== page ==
My Block: Clash Meets Che Lingo
These are extraordinary times for Che Lingo. The South London rapper has been snapped up by 7Wallace Records – Idris Elba’s label – and his music is reaching an unprecedented audience.
More than that, though, is its broader meaning. His song ‘My Block’ - which explicitly details the case of Julian Cole, a victim of police violence right here in the UK – has become an anthem of the Black Lives Matter movement, blasted out of speakers at rallies across London and throughout the country. It’s an agonising contradiction. Che Lingo is able to reach an audience that passionately relate to his music, yet under appalling circumstances.
“It was serendipitous in... not the best of ways,” he tells Clash. “It’s very bittersweet. You’re watching life catch up to the topics you care about so much, and obviously you’re happy that people are talking more about those topics, but it also means there’s more going on than you could ever imagine. It’s been a bit bittersweet, but I’m just trying to take everyday as it comes and be honest about things.”
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Lockdown has been a platform for creativity, he believes. “I spend a lot of time at home, anyway, making music, watching anime, designing, sending emails… all sorts of different things,” he says. “I do a lot from home. I spend a lot of time indoors. I’ve definitely had some conversations with myself – I’ve had to – but nothing that’s ended in anything too bad.”
“I guess a lot of artists can relate,” he jokes. “I think it’s important to know what your own company feels like. Even if you don’t necessarily enjoy it at this time! You might want to be outside, and not stuck in your own house. But everyday is a creative day for me, I think.”
Working constantly on new material, he’s currently focussing on his album. It’s personal, but – as ever – there’s a wider consciousness there. Right from the start, Che has wanted to express societal and political concerns in the studio, refusing to lock himself away from the outside world. He confronts issues in an eloquent way, his anger and raw emotion used to express viewpoints rarely, if ever, heard in mainstream culture.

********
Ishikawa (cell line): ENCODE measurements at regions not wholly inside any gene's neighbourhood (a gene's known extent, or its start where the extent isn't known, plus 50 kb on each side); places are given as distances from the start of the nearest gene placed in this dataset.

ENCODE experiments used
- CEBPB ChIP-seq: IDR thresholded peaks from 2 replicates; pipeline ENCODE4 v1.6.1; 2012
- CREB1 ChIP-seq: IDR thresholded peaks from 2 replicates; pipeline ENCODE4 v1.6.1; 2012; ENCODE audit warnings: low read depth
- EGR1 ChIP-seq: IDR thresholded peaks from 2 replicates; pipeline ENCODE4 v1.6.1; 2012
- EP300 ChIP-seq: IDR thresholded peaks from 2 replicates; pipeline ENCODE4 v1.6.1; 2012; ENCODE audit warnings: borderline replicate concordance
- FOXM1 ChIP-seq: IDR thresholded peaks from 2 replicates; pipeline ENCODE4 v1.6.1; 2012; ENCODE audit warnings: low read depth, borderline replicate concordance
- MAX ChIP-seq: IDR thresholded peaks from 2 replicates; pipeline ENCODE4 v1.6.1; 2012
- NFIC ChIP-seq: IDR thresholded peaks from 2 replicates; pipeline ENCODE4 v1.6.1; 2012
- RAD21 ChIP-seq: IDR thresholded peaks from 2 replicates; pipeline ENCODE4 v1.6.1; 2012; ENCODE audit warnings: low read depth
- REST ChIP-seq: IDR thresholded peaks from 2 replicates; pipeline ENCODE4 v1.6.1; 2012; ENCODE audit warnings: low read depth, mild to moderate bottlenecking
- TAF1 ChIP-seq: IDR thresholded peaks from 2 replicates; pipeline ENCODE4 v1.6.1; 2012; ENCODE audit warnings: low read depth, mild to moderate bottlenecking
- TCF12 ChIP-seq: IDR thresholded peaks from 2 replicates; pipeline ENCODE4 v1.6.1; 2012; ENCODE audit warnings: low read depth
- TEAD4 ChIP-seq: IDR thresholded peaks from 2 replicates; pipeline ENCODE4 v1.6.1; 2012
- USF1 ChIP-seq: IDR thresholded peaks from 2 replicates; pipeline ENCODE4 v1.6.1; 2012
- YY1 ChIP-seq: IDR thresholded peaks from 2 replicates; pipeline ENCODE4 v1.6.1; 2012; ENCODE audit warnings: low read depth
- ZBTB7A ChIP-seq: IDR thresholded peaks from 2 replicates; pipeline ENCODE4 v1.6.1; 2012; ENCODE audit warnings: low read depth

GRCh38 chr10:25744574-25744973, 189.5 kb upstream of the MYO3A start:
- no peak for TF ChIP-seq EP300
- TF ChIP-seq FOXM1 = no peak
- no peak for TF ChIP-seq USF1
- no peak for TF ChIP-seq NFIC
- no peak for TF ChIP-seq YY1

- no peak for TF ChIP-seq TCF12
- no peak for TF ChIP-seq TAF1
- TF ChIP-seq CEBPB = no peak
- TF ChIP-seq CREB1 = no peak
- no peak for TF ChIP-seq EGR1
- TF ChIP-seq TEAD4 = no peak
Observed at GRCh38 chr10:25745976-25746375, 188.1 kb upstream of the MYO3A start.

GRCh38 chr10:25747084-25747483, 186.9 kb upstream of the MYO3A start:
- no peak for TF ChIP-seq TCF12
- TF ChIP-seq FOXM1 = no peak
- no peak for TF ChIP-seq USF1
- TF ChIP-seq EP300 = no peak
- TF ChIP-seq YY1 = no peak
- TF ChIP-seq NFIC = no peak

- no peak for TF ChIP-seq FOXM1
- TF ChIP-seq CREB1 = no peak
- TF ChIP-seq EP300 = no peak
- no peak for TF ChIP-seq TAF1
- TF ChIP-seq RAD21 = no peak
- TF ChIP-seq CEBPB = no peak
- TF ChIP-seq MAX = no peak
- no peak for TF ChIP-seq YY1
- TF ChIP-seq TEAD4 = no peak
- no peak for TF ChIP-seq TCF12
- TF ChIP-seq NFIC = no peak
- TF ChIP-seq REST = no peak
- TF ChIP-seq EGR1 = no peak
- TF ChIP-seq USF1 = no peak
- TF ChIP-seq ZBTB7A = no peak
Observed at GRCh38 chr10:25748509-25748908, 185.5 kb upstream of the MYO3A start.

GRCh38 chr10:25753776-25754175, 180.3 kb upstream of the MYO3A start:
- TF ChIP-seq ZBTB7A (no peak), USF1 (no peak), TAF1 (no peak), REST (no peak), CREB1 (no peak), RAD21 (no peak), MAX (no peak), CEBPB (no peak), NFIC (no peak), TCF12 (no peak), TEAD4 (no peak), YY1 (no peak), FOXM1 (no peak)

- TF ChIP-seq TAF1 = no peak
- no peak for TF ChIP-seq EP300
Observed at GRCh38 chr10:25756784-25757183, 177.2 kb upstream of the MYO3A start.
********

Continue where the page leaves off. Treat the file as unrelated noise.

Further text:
“For people in the UK to argue the idea of racism existing is absurd to me,” he says. “To argue the idea of their being wrong-doings with the police, or police having wrong intentions in ways that affect the Black community more than any other community is difficult. Humans are so sensitive that things don’t have to necessarily have to happen to you for you to feel trauma from the thing. The worst possible thing that can happen is people being killed and nothing happening afterwards… you can’t expect to feel safe in situations like that. You just can’t.”
“The internet is such a powerful tool to spread information, so if you see enough of something you’ll come to believe that it’s a part of your narrative as a person, and that’s what we’re trying to combat. We’re calling it out simply because of the fact that it’s wrong.”
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Che Lingo’s music is rooted in his own experiences as a dark-skinned Black man in South London – being stopped by the police, judged by those around him, and being denied opportunities that his talents should secure.
“There are many injustices across all communities, but right now we are 40 times more like to be stopped by police… but we don’t commit 40 times the crime! That’s just a fact. Black on Black crime is not a thing – that’s just crime. No Black person commits crime on another Black person because they’re Black, they do it because they’re poor.”